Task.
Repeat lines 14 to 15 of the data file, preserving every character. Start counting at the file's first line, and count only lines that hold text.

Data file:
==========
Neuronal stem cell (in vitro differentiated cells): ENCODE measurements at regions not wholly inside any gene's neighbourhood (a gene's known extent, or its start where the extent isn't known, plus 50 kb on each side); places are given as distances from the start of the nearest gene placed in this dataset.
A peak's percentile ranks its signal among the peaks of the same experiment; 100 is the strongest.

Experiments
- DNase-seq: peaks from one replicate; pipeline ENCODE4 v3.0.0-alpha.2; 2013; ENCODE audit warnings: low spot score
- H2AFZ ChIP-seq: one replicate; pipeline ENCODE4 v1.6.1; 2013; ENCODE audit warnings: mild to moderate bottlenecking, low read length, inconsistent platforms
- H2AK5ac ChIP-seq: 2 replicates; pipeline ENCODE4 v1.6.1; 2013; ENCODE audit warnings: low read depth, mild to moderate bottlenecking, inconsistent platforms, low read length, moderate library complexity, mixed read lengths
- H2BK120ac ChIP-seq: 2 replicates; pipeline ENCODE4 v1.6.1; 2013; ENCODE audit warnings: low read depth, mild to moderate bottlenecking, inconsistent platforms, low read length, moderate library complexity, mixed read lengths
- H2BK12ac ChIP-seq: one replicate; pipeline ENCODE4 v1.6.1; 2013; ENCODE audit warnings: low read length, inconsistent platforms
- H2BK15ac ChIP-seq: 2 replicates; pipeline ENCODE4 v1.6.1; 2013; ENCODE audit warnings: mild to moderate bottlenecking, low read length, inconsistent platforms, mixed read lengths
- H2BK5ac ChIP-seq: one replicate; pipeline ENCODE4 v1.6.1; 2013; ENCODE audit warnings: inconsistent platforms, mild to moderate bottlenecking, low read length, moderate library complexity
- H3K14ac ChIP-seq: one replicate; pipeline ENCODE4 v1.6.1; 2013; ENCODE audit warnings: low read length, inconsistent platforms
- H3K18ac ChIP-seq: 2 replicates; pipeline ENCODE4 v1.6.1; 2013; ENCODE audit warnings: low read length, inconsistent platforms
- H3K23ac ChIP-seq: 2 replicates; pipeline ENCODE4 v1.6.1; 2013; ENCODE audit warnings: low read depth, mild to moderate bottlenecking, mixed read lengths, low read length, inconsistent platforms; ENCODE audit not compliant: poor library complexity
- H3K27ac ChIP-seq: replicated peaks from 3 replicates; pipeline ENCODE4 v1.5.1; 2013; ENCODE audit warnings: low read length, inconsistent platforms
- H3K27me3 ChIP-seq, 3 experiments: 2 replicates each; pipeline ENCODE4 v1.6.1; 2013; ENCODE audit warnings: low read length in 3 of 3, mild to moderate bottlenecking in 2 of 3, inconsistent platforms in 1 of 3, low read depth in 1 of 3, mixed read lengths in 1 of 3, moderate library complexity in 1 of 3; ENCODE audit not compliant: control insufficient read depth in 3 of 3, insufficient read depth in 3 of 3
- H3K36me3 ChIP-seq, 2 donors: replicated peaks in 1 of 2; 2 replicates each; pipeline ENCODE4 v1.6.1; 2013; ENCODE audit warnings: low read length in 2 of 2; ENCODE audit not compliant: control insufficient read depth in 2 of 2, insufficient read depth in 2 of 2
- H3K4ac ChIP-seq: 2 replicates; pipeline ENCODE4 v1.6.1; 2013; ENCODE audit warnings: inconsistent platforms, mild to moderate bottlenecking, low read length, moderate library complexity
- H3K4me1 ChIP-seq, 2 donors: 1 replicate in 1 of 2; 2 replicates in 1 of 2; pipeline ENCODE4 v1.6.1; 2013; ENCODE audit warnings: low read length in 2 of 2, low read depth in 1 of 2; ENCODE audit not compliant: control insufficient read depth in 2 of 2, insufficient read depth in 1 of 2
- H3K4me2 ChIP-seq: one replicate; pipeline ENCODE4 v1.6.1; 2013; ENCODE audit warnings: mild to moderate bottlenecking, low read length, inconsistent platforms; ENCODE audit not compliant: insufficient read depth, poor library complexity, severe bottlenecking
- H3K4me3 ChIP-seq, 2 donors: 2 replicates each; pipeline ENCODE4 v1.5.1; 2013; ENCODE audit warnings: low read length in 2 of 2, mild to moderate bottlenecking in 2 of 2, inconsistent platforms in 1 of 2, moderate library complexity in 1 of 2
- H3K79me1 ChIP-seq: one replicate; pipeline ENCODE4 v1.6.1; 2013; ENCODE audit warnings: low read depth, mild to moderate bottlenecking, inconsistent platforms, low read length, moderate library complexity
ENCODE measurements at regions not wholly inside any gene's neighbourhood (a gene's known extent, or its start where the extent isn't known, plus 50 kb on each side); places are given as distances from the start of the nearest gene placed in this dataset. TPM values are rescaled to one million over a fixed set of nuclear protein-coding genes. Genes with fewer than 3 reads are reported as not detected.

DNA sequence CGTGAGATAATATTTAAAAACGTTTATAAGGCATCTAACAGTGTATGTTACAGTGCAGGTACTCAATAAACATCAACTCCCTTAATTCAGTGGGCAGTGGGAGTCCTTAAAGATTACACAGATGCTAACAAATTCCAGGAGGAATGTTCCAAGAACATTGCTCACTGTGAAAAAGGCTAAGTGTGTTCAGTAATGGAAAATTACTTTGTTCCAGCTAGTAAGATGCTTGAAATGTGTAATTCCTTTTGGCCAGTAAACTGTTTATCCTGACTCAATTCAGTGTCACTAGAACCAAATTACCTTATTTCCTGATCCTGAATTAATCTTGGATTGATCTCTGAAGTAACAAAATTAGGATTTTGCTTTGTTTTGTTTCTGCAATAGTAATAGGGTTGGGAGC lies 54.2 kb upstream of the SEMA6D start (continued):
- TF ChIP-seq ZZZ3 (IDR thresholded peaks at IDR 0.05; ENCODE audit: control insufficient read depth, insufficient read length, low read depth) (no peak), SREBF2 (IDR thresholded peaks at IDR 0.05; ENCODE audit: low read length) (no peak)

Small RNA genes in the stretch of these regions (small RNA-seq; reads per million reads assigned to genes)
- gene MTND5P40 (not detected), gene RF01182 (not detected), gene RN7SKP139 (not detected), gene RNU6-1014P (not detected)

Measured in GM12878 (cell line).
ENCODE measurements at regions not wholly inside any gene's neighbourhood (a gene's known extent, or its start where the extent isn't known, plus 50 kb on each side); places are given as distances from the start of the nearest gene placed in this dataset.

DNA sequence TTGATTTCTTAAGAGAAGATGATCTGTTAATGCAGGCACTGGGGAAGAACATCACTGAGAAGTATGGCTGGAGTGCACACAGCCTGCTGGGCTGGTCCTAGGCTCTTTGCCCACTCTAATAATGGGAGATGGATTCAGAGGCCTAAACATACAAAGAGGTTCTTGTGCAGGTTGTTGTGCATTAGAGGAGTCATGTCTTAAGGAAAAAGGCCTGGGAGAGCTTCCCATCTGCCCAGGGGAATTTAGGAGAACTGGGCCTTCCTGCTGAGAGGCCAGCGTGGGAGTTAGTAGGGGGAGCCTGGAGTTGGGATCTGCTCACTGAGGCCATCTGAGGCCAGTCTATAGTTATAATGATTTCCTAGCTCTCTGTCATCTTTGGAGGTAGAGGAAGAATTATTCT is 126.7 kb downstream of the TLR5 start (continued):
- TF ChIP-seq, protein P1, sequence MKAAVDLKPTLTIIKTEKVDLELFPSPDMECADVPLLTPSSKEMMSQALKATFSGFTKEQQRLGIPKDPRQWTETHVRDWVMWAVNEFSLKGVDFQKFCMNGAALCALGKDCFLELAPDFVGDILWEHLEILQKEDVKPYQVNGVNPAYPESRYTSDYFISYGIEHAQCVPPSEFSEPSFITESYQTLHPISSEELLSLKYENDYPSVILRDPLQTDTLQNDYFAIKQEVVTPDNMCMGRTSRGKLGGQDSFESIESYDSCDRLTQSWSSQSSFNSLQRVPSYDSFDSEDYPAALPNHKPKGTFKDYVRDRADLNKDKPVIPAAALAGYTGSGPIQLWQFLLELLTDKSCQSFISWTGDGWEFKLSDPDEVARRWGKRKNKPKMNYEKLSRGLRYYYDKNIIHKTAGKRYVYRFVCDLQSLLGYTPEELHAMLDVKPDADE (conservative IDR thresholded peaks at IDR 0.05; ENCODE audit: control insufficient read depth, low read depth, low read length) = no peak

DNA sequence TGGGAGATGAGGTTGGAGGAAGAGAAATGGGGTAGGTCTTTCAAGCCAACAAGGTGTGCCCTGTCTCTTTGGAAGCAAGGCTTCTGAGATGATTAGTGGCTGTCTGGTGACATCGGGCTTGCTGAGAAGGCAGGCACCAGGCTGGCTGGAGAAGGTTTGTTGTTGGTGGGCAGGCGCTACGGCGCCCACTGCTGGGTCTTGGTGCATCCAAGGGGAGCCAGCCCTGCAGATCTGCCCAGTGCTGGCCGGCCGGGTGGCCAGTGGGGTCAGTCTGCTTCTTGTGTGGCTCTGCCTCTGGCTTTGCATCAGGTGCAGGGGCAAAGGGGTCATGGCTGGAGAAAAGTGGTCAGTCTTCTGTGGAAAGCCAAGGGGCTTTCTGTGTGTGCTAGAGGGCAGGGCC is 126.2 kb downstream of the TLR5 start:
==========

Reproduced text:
- H3K27ac ChIP-seq: replicated peaks from 3 replicates; pipeline ENCODE4 v1.5.1; 2013; ENCODE audit warnings: low read length, inconsistent platforms
- H3K27me3 ChIP-seq, 3 experiments: 2 replicates each; pipeline ENCODE4 v1.6.1; 2013; ENCODE audit warnings: low read length in 3 of 3, mild to moderate bottlenecking in 2 of 3, inconsistent platforms in 1 of 3, low read depth in 1 of 3, mixed read lengths in 1 of 3, moderate library complexity in 1 of 3; ENCODE audit not compliant: control insufficient read depth in 3 of 3, insufficient read depth in 3 of 3